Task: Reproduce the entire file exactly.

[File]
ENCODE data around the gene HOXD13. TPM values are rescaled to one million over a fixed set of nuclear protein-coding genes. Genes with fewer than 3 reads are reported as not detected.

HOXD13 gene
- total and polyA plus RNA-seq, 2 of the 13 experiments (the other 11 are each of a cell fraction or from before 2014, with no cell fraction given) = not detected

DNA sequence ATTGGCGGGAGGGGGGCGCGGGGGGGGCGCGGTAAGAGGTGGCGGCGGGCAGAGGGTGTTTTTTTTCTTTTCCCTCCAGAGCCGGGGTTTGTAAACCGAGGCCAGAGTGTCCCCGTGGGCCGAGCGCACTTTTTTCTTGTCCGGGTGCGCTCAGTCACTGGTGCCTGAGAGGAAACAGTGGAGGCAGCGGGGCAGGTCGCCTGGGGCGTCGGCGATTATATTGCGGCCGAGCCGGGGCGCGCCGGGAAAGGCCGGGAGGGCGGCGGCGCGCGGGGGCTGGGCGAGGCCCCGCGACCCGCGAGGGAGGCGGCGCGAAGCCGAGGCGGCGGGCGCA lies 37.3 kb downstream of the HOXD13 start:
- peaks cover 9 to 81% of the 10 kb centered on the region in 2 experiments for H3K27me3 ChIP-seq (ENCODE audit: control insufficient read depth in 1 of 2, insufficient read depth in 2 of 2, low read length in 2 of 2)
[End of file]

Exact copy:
ENCODE data around the gene HOXD13. TPM values are rescaled to one million over a fixed set of nuclear protein-coding genes. Genes with fewer than 3 reads are reported as not detected.

HOXD13 gene
- total and polyA plus RNA-seq, 2 of the 13 experiments (the other 11 are each of a cell fraction or from before 2014, with no cell fraction given) = not detected

DNA sequence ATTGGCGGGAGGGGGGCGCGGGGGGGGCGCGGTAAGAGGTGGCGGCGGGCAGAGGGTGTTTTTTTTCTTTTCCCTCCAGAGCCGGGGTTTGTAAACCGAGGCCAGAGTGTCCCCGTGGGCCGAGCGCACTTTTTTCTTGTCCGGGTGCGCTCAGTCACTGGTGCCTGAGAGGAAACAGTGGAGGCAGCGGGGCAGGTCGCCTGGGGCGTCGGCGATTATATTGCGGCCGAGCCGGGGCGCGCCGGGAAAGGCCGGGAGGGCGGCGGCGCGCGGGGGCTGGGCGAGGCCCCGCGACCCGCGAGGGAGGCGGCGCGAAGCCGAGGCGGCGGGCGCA lies 37.3 kb downstream of the HOXD13 start:
- peaks cover 9 to 81% of the 10 kb centered on the region in 2 experiments for H3K27me3 ChIP-seq (ENCODE audit: control insufficient read depth in 1 of 2, insufficient read depth in 2 of 2, low read length in 2 of 2)